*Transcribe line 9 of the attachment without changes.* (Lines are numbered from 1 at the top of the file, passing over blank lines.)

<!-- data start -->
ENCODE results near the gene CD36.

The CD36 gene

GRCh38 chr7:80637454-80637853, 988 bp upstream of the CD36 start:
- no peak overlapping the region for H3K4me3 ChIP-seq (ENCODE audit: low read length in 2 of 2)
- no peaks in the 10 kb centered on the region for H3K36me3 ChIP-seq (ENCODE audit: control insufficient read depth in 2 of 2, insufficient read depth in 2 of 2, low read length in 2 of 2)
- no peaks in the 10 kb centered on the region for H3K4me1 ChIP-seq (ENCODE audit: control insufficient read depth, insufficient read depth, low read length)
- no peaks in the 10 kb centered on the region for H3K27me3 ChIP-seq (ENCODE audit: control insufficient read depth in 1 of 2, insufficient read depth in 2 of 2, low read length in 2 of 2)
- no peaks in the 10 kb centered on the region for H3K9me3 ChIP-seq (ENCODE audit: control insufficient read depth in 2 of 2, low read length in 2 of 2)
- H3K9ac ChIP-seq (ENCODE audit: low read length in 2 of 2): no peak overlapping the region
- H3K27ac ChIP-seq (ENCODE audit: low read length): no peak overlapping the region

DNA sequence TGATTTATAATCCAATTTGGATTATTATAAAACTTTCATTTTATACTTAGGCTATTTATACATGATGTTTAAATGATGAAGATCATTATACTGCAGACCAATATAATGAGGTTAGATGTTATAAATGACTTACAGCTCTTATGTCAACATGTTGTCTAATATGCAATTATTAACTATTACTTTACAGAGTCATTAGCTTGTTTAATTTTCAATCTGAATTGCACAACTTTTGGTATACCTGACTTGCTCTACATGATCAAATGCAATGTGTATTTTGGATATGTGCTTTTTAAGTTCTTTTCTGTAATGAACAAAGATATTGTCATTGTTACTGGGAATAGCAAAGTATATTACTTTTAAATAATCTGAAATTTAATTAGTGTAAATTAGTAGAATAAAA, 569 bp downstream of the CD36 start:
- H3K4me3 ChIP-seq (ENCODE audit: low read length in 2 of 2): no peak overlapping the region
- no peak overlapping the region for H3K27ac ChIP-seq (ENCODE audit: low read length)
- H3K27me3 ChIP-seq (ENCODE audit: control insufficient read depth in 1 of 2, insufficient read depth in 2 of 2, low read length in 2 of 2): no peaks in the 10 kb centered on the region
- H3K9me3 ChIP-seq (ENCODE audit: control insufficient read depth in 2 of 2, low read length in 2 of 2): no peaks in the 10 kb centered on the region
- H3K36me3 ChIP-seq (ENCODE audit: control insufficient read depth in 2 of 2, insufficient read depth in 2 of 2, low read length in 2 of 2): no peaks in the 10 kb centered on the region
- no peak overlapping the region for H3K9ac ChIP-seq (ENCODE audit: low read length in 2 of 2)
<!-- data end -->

- H3K9ac ChIP-seq (ENCODE audit: low read length in 2 of 2): no peak overlapping the region